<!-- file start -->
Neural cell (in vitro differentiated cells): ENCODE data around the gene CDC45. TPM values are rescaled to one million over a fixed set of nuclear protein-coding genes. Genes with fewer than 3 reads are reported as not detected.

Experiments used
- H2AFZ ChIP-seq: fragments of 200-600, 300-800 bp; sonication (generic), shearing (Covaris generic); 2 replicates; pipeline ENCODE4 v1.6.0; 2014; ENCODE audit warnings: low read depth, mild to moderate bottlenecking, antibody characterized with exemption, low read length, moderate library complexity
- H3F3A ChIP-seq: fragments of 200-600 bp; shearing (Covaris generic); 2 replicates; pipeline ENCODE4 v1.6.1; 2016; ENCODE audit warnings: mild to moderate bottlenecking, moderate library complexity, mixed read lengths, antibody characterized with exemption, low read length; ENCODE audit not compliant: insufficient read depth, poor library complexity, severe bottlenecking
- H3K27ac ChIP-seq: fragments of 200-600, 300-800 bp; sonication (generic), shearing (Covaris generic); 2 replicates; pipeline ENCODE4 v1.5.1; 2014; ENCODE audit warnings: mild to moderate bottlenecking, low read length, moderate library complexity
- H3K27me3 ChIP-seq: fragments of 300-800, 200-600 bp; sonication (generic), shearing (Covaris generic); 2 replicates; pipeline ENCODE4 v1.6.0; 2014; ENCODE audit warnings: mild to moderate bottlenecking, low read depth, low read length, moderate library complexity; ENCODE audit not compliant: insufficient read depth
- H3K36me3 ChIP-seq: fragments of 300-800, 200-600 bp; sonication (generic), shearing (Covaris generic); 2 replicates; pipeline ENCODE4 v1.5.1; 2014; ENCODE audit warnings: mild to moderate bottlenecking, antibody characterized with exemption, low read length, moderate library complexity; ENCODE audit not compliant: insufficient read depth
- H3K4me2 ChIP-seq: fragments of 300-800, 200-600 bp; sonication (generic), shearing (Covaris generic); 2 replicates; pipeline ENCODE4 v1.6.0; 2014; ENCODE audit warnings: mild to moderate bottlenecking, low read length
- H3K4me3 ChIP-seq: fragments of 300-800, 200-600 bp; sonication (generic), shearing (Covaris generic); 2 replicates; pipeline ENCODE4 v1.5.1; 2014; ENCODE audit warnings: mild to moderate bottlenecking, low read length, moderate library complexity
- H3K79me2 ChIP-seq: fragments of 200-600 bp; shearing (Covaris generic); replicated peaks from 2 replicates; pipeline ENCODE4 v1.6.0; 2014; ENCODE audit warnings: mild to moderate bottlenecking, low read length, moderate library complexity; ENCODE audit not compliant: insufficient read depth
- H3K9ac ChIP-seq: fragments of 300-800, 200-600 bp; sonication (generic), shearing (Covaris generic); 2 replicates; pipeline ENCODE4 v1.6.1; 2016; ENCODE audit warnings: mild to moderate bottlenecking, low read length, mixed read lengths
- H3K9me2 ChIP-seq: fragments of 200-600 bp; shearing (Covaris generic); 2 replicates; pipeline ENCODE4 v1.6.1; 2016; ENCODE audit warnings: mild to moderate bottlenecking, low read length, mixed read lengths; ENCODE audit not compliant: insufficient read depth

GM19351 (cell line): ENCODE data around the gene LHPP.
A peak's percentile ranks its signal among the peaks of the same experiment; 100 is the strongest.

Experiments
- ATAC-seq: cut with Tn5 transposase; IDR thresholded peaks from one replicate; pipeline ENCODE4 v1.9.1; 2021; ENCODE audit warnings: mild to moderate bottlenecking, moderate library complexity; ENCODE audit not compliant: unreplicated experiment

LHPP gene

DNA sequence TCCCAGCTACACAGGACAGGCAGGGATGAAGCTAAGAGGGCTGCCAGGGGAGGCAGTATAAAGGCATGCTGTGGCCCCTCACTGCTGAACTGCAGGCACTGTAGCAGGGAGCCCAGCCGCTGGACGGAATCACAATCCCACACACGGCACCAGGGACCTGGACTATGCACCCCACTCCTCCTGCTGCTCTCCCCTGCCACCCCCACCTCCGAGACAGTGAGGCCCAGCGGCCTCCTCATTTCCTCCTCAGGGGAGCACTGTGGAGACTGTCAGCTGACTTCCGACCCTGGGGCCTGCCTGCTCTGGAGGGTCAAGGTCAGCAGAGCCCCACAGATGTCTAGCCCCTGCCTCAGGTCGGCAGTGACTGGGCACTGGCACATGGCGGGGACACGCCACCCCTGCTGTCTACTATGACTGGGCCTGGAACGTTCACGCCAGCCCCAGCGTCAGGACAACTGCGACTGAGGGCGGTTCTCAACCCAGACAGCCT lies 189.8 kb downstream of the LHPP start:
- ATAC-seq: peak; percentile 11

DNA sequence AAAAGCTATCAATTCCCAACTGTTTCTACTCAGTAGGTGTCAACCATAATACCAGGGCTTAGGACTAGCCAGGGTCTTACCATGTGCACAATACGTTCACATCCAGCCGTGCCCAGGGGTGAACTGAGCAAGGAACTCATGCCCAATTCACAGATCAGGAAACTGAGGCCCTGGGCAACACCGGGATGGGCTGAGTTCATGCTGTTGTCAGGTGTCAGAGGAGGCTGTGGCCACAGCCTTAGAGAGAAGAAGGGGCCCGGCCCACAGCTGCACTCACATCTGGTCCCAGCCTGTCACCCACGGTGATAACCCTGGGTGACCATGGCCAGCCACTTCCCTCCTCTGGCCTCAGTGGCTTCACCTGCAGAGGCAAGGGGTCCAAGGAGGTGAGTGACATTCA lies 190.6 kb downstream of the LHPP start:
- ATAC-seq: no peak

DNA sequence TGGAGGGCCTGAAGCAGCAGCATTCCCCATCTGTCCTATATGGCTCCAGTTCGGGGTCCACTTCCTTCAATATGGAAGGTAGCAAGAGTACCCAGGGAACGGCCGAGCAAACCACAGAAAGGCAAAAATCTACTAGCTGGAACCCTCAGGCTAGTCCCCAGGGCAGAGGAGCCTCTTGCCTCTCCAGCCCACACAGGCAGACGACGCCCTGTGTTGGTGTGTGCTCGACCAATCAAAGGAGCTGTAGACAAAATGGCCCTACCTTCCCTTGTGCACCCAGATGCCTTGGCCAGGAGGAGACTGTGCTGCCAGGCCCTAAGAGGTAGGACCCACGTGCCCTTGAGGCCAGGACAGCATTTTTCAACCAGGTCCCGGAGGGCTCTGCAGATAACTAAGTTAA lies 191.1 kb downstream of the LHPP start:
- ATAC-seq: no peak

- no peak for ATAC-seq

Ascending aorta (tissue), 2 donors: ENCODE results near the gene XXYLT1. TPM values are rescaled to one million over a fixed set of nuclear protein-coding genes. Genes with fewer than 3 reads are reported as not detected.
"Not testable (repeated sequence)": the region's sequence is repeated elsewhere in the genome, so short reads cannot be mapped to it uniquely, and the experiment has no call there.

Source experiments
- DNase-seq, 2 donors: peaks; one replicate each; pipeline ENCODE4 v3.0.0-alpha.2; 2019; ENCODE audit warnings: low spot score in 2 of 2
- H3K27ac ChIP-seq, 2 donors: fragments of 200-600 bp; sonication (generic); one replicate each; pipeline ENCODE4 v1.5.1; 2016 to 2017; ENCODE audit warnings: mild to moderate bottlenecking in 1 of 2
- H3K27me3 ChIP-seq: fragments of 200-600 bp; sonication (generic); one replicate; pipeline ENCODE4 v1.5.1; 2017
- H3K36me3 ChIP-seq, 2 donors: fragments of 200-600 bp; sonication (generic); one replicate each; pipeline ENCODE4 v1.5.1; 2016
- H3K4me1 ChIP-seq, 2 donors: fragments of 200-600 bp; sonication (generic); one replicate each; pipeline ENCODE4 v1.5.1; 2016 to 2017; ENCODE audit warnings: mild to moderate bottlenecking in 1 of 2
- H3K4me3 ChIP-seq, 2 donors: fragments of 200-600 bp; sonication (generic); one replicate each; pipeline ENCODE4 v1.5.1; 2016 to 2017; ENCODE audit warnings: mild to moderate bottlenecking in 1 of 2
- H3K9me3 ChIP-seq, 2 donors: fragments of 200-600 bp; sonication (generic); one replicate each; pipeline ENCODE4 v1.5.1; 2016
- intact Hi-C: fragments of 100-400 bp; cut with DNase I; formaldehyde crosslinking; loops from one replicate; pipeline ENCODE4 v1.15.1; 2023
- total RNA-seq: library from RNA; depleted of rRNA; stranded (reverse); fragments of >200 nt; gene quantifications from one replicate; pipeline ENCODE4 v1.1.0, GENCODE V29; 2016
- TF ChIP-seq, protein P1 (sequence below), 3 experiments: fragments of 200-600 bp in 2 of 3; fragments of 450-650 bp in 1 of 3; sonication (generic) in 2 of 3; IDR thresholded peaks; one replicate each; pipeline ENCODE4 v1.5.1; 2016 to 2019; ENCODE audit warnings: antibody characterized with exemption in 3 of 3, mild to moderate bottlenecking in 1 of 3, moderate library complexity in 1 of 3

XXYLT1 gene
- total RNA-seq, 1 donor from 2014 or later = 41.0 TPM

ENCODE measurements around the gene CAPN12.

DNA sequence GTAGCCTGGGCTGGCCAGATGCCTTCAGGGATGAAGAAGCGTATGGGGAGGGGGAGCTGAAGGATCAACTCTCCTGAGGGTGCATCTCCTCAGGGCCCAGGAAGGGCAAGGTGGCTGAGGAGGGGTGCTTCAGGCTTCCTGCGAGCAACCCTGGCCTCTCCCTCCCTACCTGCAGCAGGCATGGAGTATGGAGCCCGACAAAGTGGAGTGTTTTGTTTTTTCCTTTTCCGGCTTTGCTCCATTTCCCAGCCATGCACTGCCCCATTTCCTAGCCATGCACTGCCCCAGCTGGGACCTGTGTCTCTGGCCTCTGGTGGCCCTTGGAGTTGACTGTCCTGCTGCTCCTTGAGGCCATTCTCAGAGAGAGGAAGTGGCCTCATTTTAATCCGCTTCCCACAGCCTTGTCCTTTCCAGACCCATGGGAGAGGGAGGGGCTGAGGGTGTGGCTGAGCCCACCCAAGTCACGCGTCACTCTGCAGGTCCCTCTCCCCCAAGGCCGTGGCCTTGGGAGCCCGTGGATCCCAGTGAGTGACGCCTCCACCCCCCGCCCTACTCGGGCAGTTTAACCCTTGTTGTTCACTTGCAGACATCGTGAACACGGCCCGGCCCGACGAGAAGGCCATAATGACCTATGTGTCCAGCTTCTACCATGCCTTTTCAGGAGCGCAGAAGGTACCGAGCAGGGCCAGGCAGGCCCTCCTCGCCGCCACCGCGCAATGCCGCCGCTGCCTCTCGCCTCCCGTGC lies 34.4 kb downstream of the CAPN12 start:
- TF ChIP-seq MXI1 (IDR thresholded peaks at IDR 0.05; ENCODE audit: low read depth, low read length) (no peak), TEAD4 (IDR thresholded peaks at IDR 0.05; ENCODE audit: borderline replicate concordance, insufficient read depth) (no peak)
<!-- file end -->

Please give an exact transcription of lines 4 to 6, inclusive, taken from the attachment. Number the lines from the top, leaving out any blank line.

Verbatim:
- H3F3A ChIP-seq: fragments of 200-600 bp; shearing (Covaris generic); 2 replicates; pipeline ENCODE4 v1.6.1; 2016; ENCODE audit warnings: mild to moderate bottlenecking, moderate library complexity, mixed read lengths, antibody characterized with exemption, low read length; ENCODE audit not compliant: insufficient read depth, poor library complexity, severe bottlenecking
- H3K27ac ChIP-seq: fragments of 200-600, 300-800 bp; sonication (generic), shearing (Covaris generic); 2 replicates; pipeline ENCODE4 v1.5.1; 2014; ENCODE audit warnings: mild to moderate bottlenecking, low read length, moderate library complexity
- H3K27me3 ChIP-seq: fragments of 300-800, 200-600 bp; sonication (generic), shearing (Covaris generic); 2 replicates; pipeline ENCODE4 v1.6.0; 2014; ENCODE audit warnings: mild to moderate bottlenecking, low read depth, low read length, moderate library complexity; ENCODE audit not compliant: insufficient read depth